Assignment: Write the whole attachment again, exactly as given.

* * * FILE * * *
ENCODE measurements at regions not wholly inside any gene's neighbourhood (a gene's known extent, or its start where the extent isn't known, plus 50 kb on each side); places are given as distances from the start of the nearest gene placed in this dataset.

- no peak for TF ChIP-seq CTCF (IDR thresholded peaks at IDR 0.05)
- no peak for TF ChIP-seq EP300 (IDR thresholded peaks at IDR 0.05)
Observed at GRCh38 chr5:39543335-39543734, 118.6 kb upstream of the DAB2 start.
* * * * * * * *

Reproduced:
ENCODE measurements at regions not wholly inside any gene's neighbourhood (a gene's known extent, or its start where the extent isn't known, plus 50 kb on each side); places are given as distances from the start of the nearest gene placed in this dataset.

- no peak for TF ChIP-seq CTCF (IDR thresholded peaks at IDR 0.05)
- no peak for TF ChIP-seq EP300 (IDR thresholded peaks at IDR 0.05)
Observed at GRCh38 chr5:39543335-39543734, 118.6 kb upstream of the DAB2 start.